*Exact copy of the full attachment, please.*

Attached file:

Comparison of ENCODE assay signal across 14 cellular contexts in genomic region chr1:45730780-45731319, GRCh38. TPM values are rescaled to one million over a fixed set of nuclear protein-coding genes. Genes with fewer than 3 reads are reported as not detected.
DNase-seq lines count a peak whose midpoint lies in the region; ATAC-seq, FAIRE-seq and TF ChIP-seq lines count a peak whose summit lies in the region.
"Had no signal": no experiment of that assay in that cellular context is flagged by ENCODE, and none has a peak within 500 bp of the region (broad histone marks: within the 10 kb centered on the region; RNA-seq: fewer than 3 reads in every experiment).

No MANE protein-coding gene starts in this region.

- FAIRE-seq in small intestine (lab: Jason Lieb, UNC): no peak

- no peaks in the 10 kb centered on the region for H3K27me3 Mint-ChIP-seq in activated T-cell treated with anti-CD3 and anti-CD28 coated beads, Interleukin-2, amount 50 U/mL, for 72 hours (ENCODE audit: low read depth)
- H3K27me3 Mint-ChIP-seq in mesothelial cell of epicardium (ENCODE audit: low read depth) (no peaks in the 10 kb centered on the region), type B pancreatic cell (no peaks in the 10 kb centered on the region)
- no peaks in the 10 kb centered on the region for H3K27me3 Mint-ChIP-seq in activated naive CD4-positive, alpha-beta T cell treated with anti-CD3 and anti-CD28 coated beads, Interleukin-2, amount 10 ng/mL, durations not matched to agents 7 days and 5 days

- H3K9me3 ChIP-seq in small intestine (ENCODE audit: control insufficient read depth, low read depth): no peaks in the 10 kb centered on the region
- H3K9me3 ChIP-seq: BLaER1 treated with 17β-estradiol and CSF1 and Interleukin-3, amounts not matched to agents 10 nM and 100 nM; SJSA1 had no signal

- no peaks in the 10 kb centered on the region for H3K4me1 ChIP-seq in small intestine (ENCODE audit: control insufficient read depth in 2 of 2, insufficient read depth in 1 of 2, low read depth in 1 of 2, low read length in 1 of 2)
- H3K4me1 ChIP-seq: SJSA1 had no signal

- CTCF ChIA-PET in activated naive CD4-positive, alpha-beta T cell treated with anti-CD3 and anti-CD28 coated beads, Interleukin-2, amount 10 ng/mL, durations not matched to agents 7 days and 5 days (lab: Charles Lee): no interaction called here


Comparison of ENCODE assay signal across 14 cellular contexts in genomic region chr1:45730780-45731319, GRCh38. TPM values are rescaled to one million over a fixed set of nuclear protein-coding genes. Genes with fewer than 3 reads are reported as not detected.
DNase-seq lines count a peak whose midpoint lies in the region; ATAC-seq, FAIRE-seq and TF ChIP-seq lines count a peak whose summit lies in the region.
"Had no signal": no experiment of that assay in that cellular context is flagged by ENCODE, and none has a peak within 500 bp of the region (broad histone marks: within the 10 kb centered on the region; RNA-seq: fewer than 3 reads in every experiment).

No MANE protein-coding gene starts in this region.

- FAIRE-seq in small intestine (lab: Jason Lieb, UNC): no peak

- no peaks in the 10 kb centered on the region for H3K27me3 Mint-ChIP-seq in activated T-cell treated with anti-CD3 and anti-CD28 coated beads, Interleukin-2, amount 50 U/mL, for 72 hours (ENCODE audit: low read depth)
- H3K27me3 Mint-ChIP-seq in mesothelial cell of epicardium (ENCODE audit: low read depth) (no peaks in the 10 kb centered on the region), type B pancreatic cell (no peaks in the 10 kb centered on the region)
- no peaks in the 10 kb centered on the region for H3K27me3 Mint-ChIP-seq in activated naive CD4-positive, alpha-beta T cell treated with anti-CD3 and anti-CD28 coated beads, Interleukin-2, amount 10 ng/mL, durations not matched to agents 7 days and 5 days

- H3K9me3 ChIP-seq in small intestine (ENCODE audit: control insufficient read depth, low read depth): no peaks in the 10 kb centered on the region
- H3K9me3 ChIP-seq: BLaER1 treated with 17β-estradiol and CSF1 and Interleukin-3, amounts not matched to agents 10 nM and 100 nM; SJSA1 had no signal

- no peaks in the 10 kb centered on the region for H3K4me1 ChIP-seq in small intestine (ENCODE audit: control insufficient read depth in 2 of 2, insufficient read depth in 1 of 2, low read depth in 1 of 2, low read length in 1 of 2)
- H3K4me1 ChIP-seq: SJSA1 had no signal

- CTCF ChIA-PET in activated naive CD4-positive, alpha-beta T cell treated with anti-CD3 and anti-CD28 coated beads, Interleukin-2, amount 10 ng/mL, durations not matched to agents 7 days and 5 days (lab: Charles Lee): no interaction called here